There’s Only So Much You Can Charge For Tamales


There’s Only So Much You Can Charge For Tamales

In Nebraska, our Legislature has had battles over increasing minimum wage. The most recent idea was to increase the minimum wage for tipped workers. First, it is important to know that the minimum wage for all tipped workers is $9 per hour. Although employees who earn a portion of their wages from gratuities may be paid $2.13 per hour, that is only the base wage. State law requires businesses to make up the difference for workers if their tips fail to meet the $9 minimum wage. In other words, by state law, all tipped workers are receiving a minimum of 9 per hour.

So what’s happening in other states? Michael Saltsman with the Employment Policies Institute authored the following for the Wall Street Journal last month.

Reprinted with permission:

San Francisco’s ever-rising minimum wage—set to hit $15 next year—has restaurant owners asking for the check. “At Least 60 Bay Area Restaurants Have Closed Since September,” read a January headline at the website SFist, which partly blamed “the especially high cost of doing business in SF, with a mandated, rising minimum wage that does not exempt tipped employees.” Another publication, Eater, described the rash of recent closures as a “death march.”

Perhaps the highest-profile closure in San Francisco this year was AQ, which in 2012 was a James Beard Award finalist for the best new restaurant in America. Rising costs chipped away at the restaurant’s profitability, according to a report by Thrillist, driving down the profit margin from 8.5% in 2012 to 1.5% by 2015.

When San Francisco added its own municipal minimum wage in 2004—one of the first in the country—the operating assumption was that tourists and techies would pay the higher prices necessary to offset the cost of the city’s generosity. Last year the San Francisco Chronicle looked at 20 years’ of menus from top restaurants and reported that prices had jumped 52% since 2005, twice the rate of inflation. But increasing prices isn’t a panacea for restaurant owners. “There’s only so much you can charge for tamales,” the owner of a small eatery said in 2015 to explain one reason he was closing.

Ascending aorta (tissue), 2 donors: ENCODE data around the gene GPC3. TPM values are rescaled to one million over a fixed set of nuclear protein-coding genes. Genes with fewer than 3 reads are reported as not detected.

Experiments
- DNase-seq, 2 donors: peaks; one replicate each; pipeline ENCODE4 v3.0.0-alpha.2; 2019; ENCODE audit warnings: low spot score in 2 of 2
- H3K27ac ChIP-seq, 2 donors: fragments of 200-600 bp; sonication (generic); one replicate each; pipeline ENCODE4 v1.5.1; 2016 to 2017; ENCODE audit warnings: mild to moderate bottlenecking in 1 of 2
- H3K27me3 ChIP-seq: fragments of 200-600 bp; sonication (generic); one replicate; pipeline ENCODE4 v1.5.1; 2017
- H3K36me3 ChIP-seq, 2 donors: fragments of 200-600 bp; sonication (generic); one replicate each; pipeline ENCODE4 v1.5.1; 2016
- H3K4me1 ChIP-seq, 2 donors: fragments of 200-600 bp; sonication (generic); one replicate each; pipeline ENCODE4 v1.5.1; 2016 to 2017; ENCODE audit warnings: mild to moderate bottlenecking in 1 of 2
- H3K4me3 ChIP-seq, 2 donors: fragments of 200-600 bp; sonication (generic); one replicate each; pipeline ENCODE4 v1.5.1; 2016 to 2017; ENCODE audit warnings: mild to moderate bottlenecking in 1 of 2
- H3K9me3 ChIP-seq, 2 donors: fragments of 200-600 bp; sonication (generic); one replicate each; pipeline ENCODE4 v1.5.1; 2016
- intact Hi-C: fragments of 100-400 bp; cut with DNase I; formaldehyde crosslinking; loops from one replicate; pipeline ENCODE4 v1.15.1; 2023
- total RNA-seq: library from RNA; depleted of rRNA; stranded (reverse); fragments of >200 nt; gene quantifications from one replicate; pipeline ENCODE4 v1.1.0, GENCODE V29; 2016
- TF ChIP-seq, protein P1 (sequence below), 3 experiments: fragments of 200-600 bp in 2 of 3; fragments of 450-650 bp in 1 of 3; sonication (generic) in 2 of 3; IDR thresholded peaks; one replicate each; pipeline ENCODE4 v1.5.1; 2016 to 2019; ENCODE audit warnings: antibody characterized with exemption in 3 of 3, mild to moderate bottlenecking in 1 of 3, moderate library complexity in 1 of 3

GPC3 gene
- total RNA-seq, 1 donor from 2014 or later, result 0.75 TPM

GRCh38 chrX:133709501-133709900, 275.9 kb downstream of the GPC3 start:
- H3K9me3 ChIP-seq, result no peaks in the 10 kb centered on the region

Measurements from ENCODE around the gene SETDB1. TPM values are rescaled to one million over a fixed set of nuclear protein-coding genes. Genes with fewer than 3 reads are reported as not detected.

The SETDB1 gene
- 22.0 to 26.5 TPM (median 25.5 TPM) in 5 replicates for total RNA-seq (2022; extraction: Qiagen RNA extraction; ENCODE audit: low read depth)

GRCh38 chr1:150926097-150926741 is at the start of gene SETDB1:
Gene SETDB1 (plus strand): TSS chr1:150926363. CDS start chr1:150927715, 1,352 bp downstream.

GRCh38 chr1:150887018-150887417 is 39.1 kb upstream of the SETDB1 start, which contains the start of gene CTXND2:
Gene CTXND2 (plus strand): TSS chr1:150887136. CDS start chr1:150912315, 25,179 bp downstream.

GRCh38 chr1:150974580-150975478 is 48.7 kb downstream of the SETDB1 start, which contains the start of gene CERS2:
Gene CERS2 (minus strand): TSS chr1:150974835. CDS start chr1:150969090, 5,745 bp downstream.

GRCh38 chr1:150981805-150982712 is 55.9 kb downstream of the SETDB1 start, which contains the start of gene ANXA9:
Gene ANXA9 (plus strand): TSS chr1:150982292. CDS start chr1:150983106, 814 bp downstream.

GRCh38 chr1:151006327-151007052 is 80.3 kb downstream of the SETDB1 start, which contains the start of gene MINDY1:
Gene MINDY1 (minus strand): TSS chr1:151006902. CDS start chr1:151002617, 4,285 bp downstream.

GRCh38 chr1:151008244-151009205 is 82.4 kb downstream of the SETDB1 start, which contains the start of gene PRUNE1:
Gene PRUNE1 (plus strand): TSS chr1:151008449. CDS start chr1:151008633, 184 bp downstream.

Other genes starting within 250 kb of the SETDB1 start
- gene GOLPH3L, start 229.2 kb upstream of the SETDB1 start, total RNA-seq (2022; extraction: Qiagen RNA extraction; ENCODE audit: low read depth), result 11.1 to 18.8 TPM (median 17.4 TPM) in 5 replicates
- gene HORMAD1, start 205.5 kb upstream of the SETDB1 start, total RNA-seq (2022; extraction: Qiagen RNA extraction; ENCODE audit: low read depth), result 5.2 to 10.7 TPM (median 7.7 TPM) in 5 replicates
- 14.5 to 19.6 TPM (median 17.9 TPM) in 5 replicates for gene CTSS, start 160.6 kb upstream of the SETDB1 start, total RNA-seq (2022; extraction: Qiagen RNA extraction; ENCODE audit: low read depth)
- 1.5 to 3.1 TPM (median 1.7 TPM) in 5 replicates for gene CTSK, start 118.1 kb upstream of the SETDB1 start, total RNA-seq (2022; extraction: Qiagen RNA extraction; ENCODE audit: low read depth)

For some empirical backup, consider an April study from Michael Luca at Harvard Business School and Dara Lee Luca at Mathematica Policy Research. They used Bay Area data from the review website Yelp to estimate that a $1 minimum-wage hike leads to a 14% increase in “the likelihood of exit for a 3.5-star restaurant.”

If there’s a silver lining to San Francisco’s culinary struggles, it’s that other cities, even ones run by Democrats, are realizing the arguments for a $15 minimum wage don’t match reality. In March, Baltimore’s mayor, Catherine Pugh, vetoed a measure that would have raised the local mandate to $15 by 2022. “I want people to earn better wages,” she told this newspaper. “But I also want my city to survive.”

California lawmakers have been less thoughtful in their approach. Under legislation passed last year, the state will raise its wage floor to $15 an hour as soon as 2022. That mandate applies not only to the prosperous coast but also to the impoverished inland. California is already a net exporter of working-class residents. From 2000-15, the state lost a net 800,000 people living close to the poverty line, according to a Sacramento Bee analysis of Census Bureau data.

These families understand something that the City Council in San Francisco and the Legislature in Sacramento do not: New wage mandates and government benefits don’t mean much if you can’t find a job.

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